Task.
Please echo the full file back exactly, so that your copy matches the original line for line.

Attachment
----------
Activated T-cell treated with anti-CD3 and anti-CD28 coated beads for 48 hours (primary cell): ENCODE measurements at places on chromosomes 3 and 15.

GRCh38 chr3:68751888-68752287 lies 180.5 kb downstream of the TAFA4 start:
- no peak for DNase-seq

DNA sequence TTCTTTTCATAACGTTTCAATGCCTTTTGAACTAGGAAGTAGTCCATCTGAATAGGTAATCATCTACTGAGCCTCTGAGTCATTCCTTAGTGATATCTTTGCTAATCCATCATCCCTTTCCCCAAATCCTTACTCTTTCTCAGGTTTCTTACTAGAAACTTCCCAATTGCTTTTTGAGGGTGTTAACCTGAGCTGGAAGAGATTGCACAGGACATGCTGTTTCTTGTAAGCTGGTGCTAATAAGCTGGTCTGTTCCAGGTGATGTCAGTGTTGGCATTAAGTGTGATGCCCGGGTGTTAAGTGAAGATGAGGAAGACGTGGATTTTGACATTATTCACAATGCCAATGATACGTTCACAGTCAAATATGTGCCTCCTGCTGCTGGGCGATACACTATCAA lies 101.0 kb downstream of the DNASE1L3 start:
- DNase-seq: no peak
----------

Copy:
Activated T-cell treated with anti-CD3 and anti-CD28 coated beads for 48 hours (primary cell): ENCODE measurements at places on chromosomes 3 and 15.

GRCh38 chr3:68751888-68752287 lies 180.5 kb downstream of the TAFA4 start:
- no peak for DNase-seq

DNA sequence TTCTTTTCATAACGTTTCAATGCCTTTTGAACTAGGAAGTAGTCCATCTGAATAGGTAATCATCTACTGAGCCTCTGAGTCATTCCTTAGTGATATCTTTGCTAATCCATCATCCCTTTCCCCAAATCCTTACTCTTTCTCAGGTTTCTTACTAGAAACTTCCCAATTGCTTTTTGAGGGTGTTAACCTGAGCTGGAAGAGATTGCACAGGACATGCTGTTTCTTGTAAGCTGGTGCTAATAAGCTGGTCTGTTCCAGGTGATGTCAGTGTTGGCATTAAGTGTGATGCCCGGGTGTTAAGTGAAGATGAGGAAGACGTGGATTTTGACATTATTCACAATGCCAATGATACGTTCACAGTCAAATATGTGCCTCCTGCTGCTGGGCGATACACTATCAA lies 101.0 kb downstream of the DNASE1L3 start:
- DNase-seq: no peak